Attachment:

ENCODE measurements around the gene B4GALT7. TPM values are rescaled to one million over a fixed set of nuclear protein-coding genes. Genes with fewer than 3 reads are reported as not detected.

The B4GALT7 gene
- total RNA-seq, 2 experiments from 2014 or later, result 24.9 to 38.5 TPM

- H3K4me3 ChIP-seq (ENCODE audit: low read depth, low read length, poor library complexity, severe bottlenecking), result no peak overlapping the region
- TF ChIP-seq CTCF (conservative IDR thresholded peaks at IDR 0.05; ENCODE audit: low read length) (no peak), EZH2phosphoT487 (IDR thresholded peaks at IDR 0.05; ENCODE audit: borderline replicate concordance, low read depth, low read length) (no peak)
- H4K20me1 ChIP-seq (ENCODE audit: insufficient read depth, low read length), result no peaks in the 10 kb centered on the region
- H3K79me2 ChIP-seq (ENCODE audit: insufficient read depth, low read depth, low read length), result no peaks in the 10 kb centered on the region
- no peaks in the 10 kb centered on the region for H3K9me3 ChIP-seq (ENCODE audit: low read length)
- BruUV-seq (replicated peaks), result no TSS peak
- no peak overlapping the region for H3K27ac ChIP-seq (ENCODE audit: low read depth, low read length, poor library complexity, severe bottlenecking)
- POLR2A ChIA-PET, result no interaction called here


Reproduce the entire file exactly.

ENCODE measurements around the gene B4GALT7. TPM values are rescaled to one million over a fixed set of nuclear protein-coding genes. Genes with fewer than 3 reads are reported as not detected.

The B4GALT7 gene
- total RNA-seq, 2 experiments from 2014 or later, result 24.9 to 38.5 TPM

- H3K4me3 ChIP-seq (ENCODE audit: low read depth, low read length, poor library complexity, severe bottlenecking), result no peak overlapping the region
- TF ChIP-seq CTCF (conservative IDR thresholded peaks at IDR 0.05; ENCODE audit: low read length) (no peak), EZH2phosphoT487 (IDR thresholded peaks at IDR 0.05; ENCODE audit: borderline replicate concordance, low read depth, low read length) (no peak)
- H4K20me1 ChIP-seq (ENCODE audit: insufficient read depth, low read length), result no peaks in the 10 kb centered on the region
- H3K79me2 ChIP-seq (ENCODE audit: insufficient read depth, low read depth, low read length), result no peaks in the 10 kb centered on the region
- no peaks in the 10 kb centered on the region for H3K9me3 ChIP-seq (ENCODE audit: low read length)
- BruUV-seq (replicated peaks), result no TSS peak
- no peak overlapping the region for H3K27ac ChIP-seq (ENCODE audit: low read depth, low read length, poor library complexity, severe bottlenecking)
- POLR2A ChIA-PET, result no interaction called here